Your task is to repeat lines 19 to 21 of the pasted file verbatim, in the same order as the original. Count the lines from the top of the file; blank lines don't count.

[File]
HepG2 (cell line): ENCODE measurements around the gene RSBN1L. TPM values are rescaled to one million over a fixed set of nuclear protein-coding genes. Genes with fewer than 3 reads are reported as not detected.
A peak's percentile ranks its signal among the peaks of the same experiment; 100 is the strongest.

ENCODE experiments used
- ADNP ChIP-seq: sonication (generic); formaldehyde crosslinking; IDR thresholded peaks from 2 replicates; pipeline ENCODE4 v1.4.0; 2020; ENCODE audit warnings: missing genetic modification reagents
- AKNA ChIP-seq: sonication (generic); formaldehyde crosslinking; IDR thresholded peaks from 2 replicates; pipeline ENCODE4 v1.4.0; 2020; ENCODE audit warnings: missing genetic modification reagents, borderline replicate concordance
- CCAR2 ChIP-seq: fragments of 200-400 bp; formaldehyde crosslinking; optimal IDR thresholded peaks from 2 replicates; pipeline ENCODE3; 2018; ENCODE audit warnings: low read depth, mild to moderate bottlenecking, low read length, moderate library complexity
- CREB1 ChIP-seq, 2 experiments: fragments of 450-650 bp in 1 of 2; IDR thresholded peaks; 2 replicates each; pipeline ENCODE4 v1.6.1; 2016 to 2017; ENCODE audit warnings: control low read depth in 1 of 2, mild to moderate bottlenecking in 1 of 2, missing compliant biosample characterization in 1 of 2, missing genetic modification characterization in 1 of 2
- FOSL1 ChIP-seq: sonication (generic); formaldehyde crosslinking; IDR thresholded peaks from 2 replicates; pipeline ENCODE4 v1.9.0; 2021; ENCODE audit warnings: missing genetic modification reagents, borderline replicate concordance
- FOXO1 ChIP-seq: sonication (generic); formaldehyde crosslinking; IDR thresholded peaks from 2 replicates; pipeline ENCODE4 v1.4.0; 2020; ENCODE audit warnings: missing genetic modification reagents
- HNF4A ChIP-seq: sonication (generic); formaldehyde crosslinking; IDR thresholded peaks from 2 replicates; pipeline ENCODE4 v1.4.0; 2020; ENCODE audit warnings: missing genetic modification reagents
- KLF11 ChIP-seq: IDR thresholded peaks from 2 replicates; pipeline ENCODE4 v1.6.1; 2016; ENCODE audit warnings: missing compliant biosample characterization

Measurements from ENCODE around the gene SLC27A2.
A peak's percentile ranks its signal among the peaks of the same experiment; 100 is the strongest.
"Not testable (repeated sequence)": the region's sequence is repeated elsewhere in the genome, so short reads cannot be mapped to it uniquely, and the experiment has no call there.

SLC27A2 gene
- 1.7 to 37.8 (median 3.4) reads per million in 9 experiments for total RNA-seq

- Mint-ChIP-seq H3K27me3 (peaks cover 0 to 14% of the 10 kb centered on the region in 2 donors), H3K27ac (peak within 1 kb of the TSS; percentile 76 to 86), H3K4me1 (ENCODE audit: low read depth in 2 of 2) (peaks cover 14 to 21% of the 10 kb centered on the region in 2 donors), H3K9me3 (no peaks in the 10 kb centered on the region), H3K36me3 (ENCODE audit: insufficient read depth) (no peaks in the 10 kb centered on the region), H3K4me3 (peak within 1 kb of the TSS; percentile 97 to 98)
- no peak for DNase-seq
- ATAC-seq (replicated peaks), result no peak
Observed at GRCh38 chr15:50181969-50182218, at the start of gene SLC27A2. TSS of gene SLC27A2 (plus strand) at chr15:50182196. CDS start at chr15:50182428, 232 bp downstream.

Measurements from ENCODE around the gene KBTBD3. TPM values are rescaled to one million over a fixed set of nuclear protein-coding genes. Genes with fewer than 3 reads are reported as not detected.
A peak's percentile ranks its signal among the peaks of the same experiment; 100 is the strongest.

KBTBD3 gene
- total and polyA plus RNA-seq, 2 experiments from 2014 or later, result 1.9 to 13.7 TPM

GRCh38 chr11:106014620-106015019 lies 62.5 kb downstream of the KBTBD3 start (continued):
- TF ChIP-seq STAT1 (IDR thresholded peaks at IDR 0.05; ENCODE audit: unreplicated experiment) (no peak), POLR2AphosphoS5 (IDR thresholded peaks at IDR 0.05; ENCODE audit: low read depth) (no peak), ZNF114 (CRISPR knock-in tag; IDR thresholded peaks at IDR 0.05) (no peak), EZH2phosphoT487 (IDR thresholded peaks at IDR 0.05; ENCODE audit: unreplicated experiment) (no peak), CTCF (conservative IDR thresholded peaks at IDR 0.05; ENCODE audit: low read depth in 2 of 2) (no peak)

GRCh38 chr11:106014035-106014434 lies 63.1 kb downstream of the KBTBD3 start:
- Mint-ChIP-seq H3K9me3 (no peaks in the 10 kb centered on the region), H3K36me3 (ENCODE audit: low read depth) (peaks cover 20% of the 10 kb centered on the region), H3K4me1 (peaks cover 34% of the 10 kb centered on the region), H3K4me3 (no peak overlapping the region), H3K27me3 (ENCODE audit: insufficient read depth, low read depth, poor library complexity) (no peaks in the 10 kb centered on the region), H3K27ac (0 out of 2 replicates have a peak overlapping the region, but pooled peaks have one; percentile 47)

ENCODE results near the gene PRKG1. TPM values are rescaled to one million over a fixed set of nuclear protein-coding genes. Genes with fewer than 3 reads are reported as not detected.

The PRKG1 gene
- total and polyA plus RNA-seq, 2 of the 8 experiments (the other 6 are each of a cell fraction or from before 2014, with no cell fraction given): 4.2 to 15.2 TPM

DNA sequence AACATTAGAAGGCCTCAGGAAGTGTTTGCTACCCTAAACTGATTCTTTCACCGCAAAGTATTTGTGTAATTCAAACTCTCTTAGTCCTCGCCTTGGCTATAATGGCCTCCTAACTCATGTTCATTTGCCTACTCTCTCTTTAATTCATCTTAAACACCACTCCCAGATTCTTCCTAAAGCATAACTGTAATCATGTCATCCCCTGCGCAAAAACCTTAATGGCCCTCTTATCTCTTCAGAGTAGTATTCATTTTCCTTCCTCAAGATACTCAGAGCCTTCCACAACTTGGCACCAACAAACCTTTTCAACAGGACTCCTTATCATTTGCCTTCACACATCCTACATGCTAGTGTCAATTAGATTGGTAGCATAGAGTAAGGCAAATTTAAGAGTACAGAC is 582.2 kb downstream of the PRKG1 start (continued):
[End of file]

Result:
- ATAC-seq (replicated peaks), result no peak
Observed at GRCh38 chr15:50181969-50182218, at the start of gene SLC27A2. TSS of gene SLC27A2 (plus strand) at chr15:50182196. CDS start at chr15:50182428, 232 bp downstream.

Measurements from ENCODE around the gene KBTBD3. TPM values are rescaled to one million over a fixed set of nuclear protein-coding genes. Genes with fewer than 3 reads are reported as not detected.